NTSB Identification: LAX05LA036.
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Accident occurred Saturday, December 18, 2004 in Jean, NV
Probable Cause Approval Date: 03/28/2006
Aircraft: Piper PA-28-180, registration: N32034
Injuries: 3 Uninjured.

NTSB investigators may not have traveled in support of this investigation and used data provided by various sources to prepare this aircraft accident report.

The airplane collided with obstacles and terrain during a forced landing following a loss of engine power. The weather briefing obtained by the pilot forecast the winds aloft at 20-30 knots. The pilot calculated the flight time to the final destination to be about 2 hours. The pilot estimated that at the intended power setting for the flight, the airplane's fuel tanks contained about 3 hours of fuel. The initial leg of the flight lasted about 20 minutes, and the pilot landed at the intended airport to pickup two passengers. After a brief stopover, the pilot checked the fuel quantity to be below the fuel indicator tabs, and estimated the amount via an unapproved straw indicator; the flight then departed for the final destination. The pilot reported that during the flight, the head wind conditions were stronger than he was anticipating and he decided to proceed to the closest airport. Nearing the airport, the pilot switched between the airplane's two fuel tanks, exhausting the fuel in both. About 2 hours 30 minutes after the initial departure, the pilot performed a forced landing 3 miles short of the alternate airport. After touchdown, and during the landing rollout, the airplane's right main gear impacted a large rock, resulting in the airplane pivoting to the right and the nose gear collapsing. The pilot stated that he performed a post-crash examination of the airplane and found both of the airplane's fuel tanks completely empty; the fuel gauges inside the cockpit indicated 1/8 fuel remaining in each tank. A post crash examination of the fuel gauges revealed that the sending unit for the left tank read 1/4 of fuel remaining while in the empty position. The Federal Aviation Regulations in 14 CFR Part 23 requires each fuel quantity indicator to be calibrated to read "zero" when the quantity of fuel remaining in the tank is equal to the unusable fuel supply.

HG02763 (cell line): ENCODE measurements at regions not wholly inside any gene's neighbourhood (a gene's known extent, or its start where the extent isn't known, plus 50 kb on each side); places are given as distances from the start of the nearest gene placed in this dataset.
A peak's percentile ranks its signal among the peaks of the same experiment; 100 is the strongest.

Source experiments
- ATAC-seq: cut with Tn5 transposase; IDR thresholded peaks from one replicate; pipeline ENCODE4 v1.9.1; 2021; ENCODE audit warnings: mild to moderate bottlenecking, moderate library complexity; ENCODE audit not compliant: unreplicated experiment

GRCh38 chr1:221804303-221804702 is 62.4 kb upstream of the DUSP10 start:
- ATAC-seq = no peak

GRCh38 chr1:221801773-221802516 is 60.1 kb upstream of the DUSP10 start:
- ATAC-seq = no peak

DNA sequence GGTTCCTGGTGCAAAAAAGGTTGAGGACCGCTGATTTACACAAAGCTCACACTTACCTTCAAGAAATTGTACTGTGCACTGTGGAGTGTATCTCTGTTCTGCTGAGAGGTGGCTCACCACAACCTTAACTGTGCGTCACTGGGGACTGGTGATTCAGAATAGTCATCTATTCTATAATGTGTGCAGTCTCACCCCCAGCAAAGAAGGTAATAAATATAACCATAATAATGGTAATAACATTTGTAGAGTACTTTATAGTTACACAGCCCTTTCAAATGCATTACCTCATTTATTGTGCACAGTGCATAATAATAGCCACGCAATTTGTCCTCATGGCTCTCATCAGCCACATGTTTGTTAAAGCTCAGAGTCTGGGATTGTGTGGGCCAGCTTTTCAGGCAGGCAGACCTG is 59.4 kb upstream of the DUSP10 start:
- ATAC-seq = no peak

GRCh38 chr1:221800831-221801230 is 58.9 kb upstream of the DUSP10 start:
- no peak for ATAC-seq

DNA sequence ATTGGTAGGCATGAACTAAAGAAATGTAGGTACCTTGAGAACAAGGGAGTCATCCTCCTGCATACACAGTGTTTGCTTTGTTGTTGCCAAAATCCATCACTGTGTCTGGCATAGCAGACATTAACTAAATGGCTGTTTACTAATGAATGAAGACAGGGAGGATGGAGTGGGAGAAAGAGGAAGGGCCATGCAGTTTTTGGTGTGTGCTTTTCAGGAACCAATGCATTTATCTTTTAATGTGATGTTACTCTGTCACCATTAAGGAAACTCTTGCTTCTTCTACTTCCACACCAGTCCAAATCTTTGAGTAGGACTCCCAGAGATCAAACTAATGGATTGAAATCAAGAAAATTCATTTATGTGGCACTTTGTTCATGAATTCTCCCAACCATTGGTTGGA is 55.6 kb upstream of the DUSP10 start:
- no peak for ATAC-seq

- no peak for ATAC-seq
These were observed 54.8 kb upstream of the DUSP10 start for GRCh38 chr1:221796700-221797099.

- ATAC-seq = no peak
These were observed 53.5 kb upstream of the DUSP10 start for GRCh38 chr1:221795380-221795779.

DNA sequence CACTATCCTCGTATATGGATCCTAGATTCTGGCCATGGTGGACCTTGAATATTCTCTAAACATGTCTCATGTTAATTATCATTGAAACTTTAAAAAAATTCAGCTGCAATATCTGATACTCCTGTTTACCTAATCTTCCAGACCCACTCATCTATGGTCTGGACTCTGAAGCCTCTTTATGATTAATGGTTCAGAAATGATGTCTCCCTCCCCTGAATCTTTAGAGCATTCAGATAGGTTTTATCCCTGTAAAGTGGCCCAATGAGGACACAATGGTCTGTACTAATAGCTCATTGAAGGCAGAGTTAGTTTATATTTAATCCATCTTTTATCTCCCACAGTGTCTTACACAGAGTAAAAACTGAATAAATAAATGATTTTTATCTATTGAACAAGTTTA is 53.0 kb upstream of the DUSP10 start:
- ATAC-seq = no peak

The National Transportation Safety Board determines the probable cause(s) of this accident to be:

the pilot's inadequate in-flight planning/decision and failure to divert to an alternate airport in a more timely manner, which resulted in fuel exhaustion and a loss of engine power. A factor in the accident was an inaccurate fuel gauge.

Full narrative available

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